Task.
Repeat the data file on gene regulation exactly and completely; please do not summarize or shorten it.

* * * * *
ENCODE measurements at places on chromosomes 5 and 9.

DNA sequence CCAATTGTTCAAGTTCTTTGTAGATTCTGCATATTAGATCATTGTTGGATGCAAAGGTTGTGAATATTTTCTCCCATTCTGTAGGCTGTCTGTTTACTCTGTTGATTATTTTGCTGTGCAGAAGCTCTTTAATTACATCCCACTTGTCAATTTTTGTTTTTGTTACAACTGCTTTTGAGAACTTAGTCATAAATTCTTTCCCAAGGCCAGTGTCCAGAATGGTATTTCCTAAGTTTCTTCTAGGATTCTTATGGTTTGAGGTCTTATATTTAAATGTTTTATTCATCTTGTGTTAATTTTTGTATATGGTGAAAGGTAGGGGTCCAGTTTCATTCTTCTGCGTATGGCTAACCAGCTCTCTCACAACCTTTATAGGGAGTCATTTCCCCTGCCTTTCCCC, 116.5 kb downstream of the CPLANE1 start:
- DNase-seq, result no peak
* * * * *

ENCODE measurements at places on chromosomes 5 and 9.

DNA sequence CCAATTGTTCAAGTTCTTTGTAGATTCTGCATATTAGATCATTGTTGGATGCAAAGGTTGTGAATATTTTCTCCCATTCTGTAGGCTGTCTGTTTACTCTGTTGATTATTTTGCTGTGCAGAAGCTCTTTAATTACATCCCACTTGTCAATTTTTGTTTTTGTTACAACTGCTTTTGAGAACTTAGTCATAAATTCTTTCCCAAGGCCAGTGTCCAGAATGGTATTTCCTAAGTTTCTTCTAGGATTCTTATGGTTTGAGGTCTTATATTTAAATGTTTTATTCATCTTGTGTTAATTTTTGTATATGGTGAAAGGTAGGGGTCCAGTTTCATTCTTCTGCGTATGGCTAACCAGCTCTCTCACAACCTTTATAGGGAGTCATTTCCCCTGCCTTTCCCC, 116.5 kb downstream of the CPLANE1 start:
- DNase-seq, result no peak